All data were analyzed with JMP14.0.0 (SAS Institute, Cary, NC). Data were evaluated for normality and homogeneity of variance before using analysis of variance (ANOVA). Total fruit number and weight, average fruit weight, and moisture on the fruit surface were analyzed using ANOVA. Mean separations were performed with Tukey’s honest significant difference with α = 0.05. PSE, weed number and biomass, fruit number and weight with mulch adhesion, and number of wipes to remove mulch adhesion were analyzed using a Wilcoxon nonparametric test because no transformation met the assumption of ANOVA, and mean separation were performed with a Wilcoxon nonparametric multiple comparison procedure. PSE were analyzed as a completely randomized block design with repeated measures because PSE was measured several times over the growing season. A linear regression was performed between mulch adhesion removal (number of wipes) and moisture on the fruit surface. Because weed number and biomass, total fruit yield, fruit number and weight with mulch adhesion, and number of wipes to remove mulch adhesion differed due to year and/or the interaction of treatment and year, those data were separated for each year. Original means are presented for all data.

Results

Percent soil exposure.

PSE differed due to treatment (P = 0.009) but not due to year (P = 0.52). There was an interaction between year and treatment (P < 0.0001) as PSE in 2018 was greater for BFO and lesser for WGP than in 2019 (Fig. 1). In 2018, although BFO had the greatest PSE on 15 June (1.5%) (P = 0.03), COX had the greatest PSE on 2 July (15.5%; P = 0.03), and PSE for COX remained greater than for all other treatments throughout the remainder of the study. At the last PSE assessment, on 13 Sept., COX had the greatest PSE (62.5%), followed by BFO (9.5%), and all other treatments had very low PSE (0.8% on average; P = 0.03). In 2019, PSE of COX increased significantly on 1 July and was 42.5% (P = 0.03). PSE of COX continued to increase as the season progressed and was 67.5% on 15 Aug. and 73.8% on 25 Sept. (the last PSE assessment). In contrast, BPE and CPE on 15 Aug. had the lowest PSE (0.35% on average), and the other mulches ranged from 1.5% to 6.3% PSE (P = 0.02). A similar trend remained until the last PSE assessment on 25 Sept., when BPE and CPE had 0.6% PSE on average, and PSE for AMX, BFO, BOX, and WGP ranged from 5.5% to 14.8% (P = 0.02).

Fig. 1.
Fig. 1.

Percent soil exposure (PSE) for clear and black polyethylene mulch (CPE and BPE) and soil-biodegradable mulch treatments [AMX-01 (AMX), WeedGuardPlus (WGP), Black Film Organic (BFO), Clear Organix (COX), and Black Organix (BOX)] over the pumpkin growing season at Mount Vernon, WA, in 2018 (A) and 2019 (B). Plants were transplanted on 28 May 2018 and 31 May 2019 and harvested on 17 Sept. 2018 and 2 Oct. 2019. *Significant difference at P < 0.05 using a nonparametric Wilcoxon multiple comparison test. BOX was not included in 2018. The error bar indicates se.

Citation: HortScience horts 2020; 10.21273/HORTSCI15017-20

Weed number and biomass.

Weed number differed due to treatment (P < 0.0001) and year (P = 0.009), and there was an interaction between treatment and year (P = 0.0002). Weed number was low on all three weed collection dates for all treatments except for COX in 2018 (P = 0.02) and COX and CPE in 2019 (P = 0.03), and weeds in most treatments were too small to be measured for biomass the first and second collection dates both years (Table 2). In 2018 early season (22 June), COX (2.0 weeds/m2) and CPE (2.5 weeds/m2) had a higher weed number than other treatments, which all had 0 weed/m2 (P = 0.04); midseason (9 Aug.), COX had a higher weed number (10.0 weeds/m2) and biomass (2.9 g·m−2) than other treatments, which averaged 0 weed/m2 (P = 0.03 for both). On the last weed collection date (20 Sept.), COX again had a higher weed number (21.0 weeds/m2) and biomass (17.1 g·m−2) than other treatments, which averaged 0.4 weed/m2 (P = 0.03 for both). In 2019, weed number early season (20 June) was greatest for BOX (7.0 weeds/m2) and COX (6.8 weeds/m2), lowest for BPE (0.3 weeds/m2), and intermediate for all other treatments (2.0 weeds/m2 on average) (P = 0.02). Midseason, both weed number and biomass were highest for COX (77.5 weeds/m2 and 58.3 g·m−2, respectively; P = 0.02 for both), which was statistically similar to number of weeds for CPE (16.5 weeds/m2). At the end of the season (26 Sept.), weed number was highest for COX (89.5 weeds/m2) and CPE (39.0 weeds/m2), intermediate for WGP (4 weeds/m2), and lowest for BPE and BFO (both had no weeds) (P = 0.02). Weed biomass was 81.2 and 3.6 g·m−2 for COX and CPE, respectively. Weeds in this study were primarily chickweed (Stellaria media), lady’s thumb (Persicaria maculosa), pigweed (Amaranthus retroflexus), Shepherd’s purse (Capsella bursa-pastoris), and annual ryegrass (Lolium multiflorum).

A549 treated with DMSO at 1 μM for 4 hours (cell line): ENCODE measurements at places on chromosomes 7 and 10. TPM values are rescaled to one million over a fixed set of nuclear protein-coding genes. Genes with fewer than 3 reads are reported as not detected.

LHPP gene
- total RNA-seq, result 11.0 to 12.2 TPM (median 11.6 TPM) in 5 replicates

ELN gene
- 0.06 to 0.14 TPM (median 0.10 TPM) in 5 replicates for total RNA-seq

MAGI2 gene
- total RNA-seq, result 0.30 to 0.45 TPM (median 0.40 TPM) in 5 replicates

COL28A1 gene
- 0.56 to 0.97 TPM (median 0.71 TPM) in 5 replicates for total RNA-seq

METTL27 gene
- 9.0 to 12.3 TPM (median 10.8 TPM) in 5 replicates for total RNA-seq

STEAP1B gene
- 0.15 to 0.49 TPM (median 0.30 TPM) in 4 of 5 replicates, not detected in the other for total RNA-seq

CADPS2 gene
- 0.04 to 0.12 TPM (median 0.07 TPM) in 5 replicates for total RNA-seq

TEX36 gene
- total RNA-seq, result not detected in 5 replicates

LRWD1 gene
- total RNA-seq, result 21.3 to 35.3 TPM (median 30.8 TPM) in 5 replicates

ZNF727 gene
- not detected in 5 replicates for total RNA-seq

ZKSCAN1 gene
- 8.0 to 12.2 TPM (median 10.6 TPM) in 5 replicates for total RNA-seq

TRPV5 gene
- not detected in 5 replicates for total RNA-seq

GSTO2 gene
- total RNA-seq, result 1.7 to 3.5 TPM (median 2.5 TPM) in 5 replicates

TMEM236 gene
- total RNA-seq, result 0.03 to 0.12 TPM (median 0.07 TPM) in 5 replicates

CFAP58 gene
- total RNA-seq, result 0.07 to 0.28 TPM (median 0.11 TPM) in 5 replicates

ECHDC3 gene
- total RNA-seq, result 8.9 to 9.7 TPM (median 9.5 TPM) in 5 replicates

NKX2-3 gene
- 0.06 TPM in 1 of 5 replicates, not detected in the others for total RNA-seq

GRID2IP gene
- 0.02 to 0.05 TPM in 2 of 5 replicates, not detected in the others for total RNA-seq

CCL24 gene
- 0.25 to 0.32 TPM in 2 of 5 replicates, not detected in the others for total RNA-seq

Table 2.

Weed number per m2 in plots with ‘Cinnamon Girl’ pie pumpkin grown with polyethylene (CPE and BPE) and soil-biodegradable mulch treatments [AMX-01 (AMX), WeedGuardPlus (WGP), Black Film Organic (BFO), Clear Organix (COX), and Black Organix (BOX)] in 2018 and 2019.

Table 2.

Soil temperature and moisture.